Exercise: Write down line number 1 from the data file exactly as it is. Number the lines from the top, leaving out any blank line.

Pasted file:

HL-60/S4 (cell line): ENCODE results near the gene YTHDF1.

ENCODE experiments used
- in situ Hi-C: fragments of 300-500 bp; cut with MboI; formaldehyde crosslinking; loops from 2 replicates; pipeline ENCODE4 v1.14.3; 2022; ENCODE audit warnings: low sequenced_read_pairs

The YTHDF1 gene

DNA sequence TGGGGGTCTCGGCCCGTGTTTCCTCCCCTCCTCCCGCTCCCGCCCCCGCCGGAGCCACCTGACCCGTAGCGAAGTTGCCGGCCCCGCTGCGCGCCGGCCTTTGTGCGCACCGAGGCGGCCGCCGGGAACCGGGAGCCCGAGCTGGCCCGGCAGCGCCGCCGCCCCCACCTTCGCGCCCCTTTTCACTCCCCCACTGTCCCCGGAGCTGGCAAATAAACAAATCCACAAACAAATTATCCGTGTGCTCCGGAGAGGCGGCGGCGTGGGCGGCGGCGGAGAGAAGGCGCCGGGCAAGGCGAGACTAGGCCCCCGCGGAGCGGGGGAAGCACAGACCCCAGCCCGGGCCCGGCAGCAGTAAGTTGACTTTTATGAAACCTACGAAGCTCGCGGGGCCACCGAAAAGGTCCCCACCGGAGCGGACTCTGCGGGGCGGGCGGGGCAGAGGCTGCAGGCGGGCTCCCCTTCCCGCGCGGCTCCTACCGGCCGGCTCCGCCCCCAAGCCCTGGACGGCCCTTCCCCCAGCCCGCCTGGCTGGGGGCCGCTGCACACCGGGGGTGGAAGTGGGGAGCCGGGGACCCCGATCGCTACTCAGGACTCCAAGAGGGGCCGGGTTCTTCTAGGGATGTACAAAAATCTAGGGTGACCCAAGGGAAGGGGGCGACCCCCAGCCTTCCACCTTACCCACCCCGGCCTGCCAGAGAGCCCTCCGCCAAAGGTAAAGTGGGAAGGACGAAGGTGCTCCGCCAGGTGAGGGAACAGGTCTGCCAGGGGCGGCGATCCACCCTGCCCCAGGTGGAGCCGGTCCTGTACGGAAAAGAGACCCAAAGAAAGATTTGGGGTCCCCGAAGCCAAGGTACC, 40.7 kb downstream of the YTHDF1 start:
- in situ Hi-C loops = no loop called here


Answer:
HL-60/S4 (cell line): ENCODE results near the gene YTHDF1.